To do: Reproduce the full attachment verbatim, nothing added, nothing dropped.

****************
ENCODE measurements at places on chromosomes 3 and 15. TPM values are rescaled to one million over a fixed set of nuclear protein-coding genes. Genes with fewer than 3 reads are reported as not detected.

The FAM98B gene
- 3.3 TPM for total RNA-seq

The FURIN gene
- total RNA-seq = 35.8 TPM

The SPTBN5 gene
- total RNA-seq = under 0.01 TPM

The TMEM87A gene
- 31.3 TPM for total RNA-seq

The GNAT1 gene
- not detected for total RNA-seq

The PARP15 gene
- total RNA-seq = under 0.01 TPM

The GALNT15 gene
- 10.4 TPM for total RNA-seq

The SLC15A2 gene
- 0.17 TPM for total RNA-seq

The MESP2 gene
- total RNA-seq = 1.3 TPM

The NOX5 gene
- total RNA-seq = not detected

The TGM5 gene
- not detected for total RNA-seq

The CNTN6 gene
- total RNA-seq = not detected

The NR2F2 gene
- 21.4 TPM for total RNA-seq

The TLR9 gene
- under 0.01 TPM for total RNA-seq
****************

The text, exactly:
ENCODE measurements at places on chromosomes 3 and 15. TPM values are rescaled to one million over a fixed set of nuclear protein-coding genes. Genes with fewer than 3 reads are reported as not detected.

The FAM98B gene
- 3.3 TPM for total RNA-seq

The FURIN gene
- total RNA-seq = 35.8 TPM

The SPTBN5 gene
- total RNA-seq = under 0.01 TPM

The TMEM87A gene
- 31.3 TPM for total RNA-seq

The GNAT1 gene
- not detected for total RNA-seq

The PARP15 gene
- total RNA-seq = under 0.01 TPM

The GALNT15 gene
- 10.4 TPM for total RNA-seq

The SLC15A2 gene
- 0.17 TPM for total RNA-seq

The MESP2 gene
- total RNA-seq = 1.3 TPM

The NOX5 gene
- total RNA-seq = not detected

The TGM5 gene
- not detected for total RNA-seq

The CNTN6 gene
- total RNA-seq = not detected

The NR2F2 gene
- 21.4 TPM for total RNA-seq

The TLR9 gene
- under 0.01 TPM for total RNA-seq